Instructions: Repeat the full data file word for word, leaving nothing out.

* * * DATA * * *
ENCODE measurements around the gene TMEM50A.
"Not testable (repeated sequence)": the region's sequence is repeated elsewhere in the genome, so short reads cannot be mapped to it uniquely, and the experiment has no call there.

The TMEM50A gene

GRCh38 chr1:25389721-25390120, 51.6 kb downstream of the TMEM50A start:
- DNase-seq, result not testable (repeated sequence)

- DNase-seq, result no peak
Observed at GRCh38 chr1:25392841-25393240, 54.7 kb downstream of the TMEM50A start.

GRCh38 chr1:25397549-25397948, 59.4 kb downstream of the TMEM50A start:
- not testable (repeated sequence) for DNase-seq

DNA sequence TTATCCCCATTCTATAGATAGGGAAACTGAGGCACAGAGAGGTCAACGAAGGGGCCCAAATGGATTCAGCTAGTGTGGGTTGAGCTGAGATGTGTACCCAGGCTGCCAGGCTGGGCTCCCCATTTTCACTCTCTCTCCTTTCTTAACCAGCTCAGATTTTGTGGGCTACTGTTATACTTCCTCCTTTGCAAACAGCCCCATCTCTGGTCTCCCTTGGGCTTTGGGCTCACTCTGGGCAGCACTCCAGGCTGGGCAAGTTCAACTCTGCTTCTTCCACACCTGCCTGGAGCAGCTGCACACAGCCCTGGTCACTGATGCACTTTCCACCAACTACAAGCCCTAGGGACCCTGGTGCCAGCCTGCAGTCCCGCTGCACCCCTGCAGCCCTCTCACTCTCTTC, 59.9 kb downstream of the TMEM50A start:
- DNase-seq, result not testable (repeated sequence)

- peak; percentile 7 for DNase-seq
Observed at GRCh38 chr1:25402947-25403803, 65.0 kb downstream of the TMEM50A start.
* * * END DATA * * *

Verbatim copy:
ENCODE measurements around the gene TMEM50A.
"Not testable (repeated sequence)": the region's sequence is repeated elsewhere in the genome, so short reads cannot be mapped to it uniquely, and the experiment has no call there.

The TMEM50A gene

GRCh38 chr1:25389721-25390120, 51.6 kb downstream of the TMEM50A start:
- DNase-seq, result not testable (repeated sequence)

- DNase-seq, result no peak
Observed at GRCh38 chr1:25392841-25393240, 54.7 kb downstream of the TMEM50A start.

GRCh38 chr1:25397549-25397948, 59.4 kb downstream of the TMEM50A start:
- not testable (repeated sequence) for DNase-seq

DNA sequence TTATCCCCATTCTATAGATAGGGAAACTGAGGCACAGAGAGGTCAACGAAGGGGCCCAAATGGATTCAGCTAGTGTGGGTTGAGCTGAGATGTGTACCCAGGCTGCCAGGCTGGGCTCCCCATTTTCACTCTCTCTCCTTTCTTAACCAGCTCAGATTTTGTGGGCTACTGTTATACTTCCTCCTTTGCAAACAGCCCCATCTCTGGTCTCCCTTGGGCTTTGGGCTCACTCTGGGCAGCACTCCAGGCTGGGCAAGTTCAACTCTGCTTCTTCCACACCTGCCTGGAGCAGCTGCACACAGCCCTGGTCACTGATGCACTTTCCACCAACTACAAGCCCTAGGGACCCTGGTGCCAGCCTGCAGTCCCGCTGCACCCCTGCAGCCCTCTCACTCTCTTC, 59.9 kb downstream of the TMEM50A start:
- DNase-seq, result not testable (repeated sequence)

- peak; percentile 7 for DNase-seq
Observed at GRCh38 chr1:25402947-25403803, 65.0 kb downstream of the TMEM50A start.